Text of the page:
Amen & Goodbye
Many bands make careers out of applying the “if it ain’t broke, don’t fix it” philosophy: Rage Against the Machine did it for a few years, Motörhead did it for decades. Brooklyn art-rock outfit Yeasayer on the other hand, ostensibly come from the “if it ain’t broke, let’s see what broke sounds like” camp.
Four records deep, Yeasayer refuse to sound like one band, or even a couple of bands, and they seem pretty dead-set on keeping it that way. Saxophones, drum samples, harpsichords, children’s choirs and theremins are all hastily jammed into Amen & Goodbye like clothes into a suitcase after a domestic dispute.
This album doesn’t always quite make sense, but at least it’s interesting. Some of the tracks are manic-depressive; yanking listeners’ ears from one mood to another, while others are acid-laced expressions of sheer ADHD indulgence, jumping across genres and geographical regions in a cacophonous celebration.
“Silly Me” is benign new wave, “Dead Sea Scrolls” is a tug of war between helium-infused jingles and pitchy electro-pop, and “Divine Simulacrum” is a jittery torch song equal parts Portishead and George Harrison.
These songs demand your attention and energy like a toddler at a theme park. But, hey, you still end up really enjoying some of the rides.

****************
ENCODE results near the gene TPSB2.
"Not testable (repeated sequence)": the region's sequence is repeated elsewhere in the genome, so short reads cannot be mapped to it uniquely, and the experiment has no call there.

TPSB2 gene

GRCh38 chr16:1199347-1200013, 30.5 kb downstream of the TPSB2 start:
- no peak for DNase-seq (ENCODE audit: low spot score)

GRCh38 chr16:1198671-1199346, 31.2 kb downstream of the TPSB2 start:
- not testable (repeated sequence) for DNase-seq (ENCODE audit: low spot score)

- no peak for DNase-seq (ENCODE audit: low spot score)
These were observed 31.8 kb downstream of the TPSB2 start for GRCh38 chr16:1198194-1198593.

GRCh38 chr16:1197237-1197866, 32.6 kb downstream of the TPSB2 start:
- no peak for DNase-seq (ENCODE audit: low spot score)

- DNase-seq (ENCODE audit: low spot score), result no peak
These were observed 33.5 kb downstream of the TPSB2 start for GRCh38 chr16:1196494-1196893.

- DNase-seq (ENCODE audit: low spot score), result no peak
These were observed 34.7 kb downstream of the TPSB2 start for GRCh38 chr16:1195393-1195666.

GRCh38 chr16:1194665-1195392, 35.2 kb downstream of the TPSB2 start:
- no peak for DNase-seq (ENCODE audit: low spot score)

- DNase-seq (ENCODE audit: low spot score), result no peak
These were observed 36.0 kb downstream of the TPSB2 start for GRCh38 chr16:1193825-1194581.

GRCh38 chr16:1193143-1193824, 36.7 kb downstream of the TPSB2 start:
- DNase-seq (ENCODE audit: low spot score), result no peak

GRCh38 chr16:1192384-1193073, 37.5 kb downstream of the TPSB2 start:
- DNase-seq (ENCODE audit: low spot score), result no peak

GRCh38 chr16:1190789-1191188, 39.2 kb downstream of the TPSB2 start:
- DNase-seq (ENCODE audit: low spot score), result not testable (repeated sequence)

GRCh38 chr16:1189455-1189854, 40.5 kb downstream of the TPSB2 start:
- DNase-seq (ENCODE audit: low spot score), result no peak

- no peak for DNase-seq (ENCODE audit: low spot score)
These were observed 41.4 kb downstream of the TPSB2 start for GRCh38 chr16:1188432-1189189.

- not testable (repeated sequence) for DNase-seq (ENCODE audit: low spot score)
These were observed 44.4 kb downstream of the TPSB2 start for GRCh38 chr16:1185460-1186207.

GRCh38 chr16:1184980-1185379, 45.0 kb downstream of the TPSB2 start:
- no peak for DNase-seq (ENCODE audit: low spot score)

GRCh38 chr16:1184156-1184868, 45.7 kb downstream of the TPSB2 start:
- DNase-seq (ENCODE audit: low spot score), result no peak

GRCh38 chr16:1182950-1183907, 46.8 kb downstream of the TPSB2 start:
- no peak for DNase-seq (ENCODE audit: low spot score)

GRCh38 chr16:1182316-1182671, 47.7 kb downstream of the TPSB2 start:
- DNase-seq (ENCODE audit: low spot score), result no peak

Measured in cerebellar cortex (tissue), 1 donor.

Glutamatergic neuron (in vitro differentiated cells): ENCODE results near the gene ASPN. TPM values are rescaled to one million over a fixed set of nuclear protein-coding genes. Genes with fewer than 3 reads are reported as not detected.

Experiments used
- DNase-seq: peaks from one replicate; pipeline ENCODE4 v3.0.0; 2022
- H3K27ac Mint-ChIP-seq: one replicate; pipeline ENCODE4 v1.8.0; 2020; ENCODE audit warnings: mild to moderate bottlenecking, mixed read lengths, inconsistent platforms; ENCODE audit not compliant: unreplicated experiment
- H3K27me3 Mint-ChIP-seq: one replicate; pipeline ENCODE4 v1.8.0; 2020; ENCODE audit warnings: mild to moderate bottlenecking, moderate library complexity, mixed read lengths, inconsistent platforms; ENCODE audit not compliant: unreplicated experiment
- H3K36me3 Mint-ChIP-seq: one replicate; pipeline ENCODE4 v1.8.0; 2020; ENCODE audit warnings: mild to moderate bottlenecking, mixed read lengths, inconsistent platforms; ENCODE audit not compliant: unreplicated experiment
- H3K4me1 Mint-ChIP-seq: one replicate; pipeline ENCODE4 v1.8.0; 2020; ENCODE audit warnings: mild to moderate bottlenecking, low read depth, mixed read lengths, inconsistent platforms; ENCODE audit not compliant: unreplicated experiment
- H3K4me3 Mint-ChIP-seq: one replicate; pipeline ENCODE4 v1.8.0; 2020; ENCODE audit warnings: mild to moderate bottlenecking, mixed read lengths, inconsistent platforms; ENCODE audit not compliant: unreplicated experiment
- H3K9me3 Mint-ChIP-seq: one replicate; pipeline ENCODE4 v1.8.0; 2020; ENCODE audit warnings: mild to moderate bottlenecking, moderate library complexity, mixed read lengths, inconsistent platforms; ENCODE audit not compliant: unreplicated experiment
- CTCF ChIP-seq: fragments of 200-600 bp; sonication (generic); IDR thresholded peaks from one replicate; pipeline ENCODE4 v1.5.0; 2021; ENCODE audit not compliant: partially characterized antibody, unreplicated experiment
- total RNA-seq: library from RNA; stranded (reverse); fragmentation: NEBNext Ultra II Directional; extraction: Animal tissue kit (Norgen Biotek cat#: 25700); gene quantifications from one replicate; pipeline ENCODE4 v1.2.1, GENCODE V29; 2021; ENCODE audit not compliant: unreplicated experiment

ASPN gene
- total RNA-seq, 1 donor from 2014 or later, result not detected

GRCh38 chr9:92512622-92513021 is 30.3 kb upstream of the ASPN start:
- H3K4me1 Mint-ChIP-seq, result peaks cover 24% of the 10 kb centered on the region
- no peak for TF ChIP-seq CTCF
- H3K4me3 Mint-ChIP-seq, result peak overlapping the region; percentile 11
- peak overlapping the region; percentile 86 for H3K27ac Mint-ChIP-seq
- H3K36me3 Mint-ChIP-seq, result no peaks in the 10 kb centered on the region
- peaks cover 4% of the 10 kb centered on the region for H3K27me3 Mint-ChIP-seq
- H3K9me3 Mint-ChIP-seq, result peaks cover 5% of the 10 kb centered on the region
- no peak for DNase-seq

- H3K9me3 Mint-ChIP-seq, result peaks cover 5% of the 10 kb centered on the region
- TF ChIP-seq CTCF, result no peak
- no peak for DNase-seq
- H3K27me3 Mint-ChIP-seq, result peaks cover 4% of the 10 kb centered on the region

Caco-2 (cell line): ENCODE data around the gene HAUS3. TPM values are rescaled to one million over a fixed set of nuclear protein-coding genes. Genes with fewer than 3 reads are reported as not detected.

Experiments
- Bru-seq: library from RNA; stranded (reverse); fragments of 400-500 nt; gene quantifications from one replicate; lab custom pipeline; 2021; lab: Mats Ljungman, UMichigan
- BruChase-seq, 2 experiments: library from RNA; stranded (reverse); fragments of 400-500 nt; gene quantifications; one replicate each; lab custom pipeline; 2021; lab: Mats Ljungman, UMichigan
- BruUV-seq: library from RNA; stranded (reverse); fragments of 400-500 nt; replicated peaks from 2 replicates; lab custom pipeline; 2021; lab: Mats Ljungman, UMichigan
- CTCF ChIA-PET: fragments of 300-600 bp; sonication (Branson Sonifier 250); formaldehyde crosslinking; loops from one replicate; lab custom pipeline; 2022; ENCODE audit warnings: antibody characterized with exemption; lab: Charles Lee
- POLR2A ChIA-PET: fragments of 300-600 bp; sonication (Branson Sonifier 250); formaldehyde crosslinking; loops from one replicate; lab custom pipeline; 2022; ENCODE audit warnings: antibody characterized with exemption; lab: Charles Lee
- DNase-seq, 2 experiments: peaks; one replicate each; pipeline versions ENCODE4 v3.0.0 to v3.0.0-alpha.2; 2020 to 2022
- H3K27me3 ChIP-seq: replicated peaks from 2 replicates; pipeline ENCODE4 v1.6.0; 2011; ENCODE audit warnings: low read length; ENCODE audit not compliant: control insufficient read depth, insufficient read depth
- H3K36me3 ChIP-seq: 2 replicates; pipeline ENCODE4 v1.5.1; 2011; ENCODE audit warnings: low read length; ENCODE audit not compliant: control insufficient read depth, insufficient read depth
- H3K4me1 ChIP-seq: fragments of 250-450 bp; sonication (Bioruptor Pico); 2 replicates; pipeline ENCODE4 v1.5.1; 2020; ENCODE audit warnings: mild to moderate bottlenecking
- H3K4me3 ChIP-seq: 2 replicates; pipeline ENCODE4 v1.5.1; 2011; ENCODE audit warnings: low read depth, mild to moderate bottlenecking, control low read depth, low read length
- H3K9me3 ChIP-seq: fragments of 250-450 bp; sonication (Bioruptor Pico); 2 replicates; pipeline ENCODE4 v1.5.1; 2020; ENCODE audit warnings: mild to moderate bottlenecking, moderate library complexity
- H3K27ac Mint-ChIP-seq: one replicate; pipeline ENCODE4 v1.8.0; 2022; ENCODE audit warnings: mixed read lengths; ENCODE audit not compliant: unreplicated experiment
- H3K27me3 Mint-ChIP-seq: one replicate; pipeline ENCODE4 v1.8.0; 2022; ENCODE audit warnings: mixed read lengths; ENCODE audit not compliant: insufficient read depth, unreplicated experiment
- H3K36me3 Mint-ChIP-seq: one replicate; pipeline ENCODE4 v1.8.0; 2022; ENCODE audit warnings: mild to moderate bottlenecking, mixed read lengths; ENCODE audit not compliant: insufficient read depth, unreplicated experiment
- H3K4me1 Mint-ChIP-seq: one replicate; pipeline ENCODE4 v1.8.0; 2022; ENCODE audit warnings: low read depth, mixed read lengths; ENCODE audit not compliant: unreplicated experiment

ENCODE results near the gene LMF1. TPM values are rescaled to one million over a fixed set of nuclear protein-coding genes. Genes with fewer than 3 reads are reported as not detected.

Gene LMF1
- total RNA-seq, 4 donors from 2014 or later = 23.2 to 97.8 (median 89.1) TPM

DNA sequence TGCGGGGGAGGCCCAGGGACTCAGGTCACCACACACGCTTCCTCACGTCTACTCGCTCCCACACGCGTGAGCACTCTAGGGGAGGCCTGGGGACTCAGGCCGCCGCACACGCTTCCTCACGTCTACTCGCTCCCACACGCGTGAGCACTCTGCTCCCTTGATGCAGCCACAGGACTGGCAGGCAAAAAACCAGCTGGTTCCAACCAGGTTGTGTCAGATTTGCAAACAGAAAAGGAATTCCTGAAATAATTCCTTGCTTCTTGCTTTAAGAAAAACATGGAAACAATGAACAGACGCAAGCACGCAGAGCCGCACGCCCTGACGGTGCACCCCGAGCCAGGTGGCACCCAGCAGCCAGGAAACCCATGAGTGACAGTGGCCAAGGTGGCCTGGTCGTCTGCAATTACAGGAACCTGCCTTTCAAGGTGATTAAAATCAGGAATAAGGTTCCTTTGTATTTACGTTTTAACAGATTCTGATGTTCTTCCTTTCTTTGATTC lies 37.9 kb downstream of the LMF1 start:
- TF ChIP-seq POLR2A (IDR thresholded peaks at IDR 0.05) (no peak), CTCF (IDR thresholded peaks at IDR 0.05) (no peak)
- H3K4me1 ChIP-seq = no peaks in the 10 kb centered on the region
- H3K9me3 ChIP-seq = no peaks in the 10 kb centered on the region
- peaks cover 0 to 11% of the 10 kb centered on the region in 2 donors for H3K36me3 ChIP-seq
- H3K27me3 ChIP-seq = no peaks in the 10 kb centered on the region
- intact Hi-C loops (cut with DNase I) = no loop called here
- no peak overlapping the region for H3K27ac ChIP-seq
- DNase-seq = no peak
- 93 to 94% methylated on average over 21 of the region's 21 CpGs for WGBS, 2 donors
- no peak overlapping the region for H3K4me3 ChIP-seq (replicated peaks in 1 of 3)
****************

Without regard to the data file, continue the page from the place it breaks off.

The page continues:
But neither the eccentricity nor the hooks are what make Amen & Goodbye work, it’s the delicate mixture of the two, and when they start to separate, the record suffers. “Child Prodigy” sounds like a band too eager to prove how far off the deep end they can go, where at this point in the record, and in their career, it’s unnecessary. Conversely, album closers “Daughters Of Cain” and “I Am Chemistry” don’t merit anything more than a shrug after the deranged euphoria of “Uma” and the Wilco-esque “Cold Night.”
Co-vocalists and principal songwriters Chris Keating and Anand Wilder are nothing if not ambitious. They write lovely pop hooks, but just to make it a little more interesting, they structure their songs the way David Lynch structures his movies, adding layers and caveats that can be mystifying, but seldom leave you bored.
SPILL ALBUM REVIEW: YEASAYER – AMEN & GOODBYE